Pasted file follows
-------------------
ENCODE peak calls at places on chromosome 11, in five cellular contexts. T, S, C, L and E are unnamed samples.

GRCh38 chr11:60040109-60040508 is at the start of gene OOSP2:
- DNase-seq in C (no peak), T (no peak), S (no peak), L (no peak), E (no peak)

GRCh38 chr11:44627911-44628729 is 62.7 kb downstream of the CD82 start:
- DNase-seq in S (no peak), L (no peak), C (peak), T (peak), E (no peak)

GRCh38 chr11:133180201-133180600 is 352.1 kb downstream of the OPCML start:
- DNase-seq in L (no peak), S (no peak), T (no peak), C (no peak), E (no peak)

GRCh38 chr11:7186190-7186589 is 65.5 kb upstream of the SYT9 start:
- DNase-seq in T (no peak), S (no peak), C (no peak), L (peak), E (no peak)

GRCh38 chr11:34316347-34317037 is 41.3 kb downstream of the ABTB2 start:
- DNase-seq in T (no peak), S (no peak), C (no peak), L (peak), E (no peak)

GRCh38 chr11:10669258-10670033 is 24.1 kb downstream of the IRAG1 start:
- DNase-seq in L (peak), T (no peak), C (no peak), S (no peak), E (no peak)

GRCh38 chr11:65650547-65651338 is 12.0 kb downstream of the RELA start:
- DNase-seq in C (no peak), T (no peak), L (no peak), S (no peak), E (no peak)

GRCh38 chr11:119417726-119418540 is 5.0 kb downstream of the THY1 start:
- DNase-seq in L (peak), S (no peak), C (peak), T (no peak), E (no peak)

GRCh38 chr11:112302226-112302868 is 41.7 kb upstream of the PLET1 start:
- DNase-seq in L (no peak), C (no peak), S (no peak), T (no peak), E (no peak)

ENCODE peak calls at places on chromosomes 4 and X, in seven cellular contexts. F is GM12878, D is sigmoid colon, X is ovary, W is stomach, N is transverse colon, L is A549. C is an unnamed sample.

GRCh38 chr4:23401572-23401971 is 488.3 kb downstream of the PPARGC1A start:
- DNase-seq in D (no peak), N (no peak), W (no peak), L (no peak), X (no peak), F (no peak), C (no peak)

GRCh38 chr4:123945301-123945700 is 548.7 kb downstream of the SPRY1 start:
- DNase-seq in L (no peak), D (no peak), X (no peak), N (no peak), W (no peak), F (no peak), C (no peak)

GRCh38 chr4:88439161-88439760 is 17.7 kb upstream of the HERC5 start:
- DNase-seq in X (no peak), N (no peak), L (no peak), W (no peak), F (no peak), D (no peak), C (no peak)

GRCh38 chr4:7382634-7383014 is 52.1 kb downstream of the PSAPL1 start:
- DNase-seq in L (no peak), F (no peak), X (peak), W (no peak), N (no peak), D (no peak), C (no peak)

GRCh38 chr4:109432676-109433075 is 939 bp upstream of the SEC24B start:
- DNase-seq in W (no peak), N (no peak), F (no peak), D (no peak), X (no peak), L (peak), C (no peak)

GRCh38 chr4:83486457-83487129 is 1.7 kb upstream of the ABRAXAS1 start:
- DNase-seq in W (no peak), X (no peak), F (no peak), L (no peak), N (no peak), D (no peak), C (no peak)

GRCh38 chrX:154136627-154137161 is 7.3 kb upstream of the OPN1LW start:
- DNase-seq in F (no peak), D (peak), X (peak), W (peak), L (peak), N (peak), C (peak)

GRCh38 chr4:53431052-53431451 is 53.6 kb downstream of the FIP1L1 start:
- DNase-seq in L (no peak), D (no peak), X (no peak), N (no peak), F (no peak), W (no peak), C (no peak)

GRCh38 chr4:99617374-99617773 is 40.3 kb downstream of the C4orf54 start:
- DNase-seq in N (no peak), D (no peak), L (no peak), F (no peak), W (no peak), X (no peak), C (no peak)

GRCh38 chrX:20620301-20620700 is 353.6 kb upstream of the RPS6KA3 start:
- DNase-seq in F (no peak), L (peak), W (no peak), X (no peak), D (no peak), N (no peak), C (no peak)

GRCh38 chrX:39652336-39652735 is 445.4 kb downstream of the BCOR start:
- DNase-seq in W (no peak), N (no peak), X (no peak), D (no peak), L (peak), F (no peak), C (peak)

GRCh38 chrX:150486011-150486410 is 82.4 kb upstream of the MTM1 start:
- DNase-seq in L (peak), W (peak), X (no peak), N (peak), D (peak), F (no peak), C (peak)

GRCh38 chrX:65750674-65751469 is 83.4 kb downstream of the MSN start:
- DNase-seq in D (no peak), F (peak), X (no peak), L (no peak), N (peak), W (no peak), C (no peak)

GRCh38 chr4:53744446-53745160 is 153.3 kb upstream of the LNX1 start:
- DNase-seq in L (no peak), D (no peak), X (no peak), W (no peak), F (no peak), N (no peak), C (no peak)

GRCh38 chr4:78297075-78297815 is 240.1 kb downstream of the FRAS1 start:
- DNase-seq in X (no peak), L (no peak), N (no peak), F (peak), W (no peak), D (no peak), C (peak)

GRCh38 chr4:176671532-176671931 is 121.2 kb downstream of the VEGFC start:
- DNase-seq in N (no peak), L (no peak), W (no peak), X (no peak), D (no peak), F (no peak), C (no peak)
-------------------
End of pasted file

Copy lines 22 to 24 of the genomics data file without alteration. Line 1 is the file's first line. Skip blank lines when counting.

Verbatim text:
- DNase-seq in D (no peak), N (no peak), W (no peak), L (no peak), X (no peak), F (no peak), C (no peak)

GRCh38 chr4:123945301-123945700 is 548.7 kb downstream of the SPRY1 start:
- DNase-seq in L (no peak), D (no peak), X (no peak), N (no peak), W (no peak), F (no peak), C (no peak)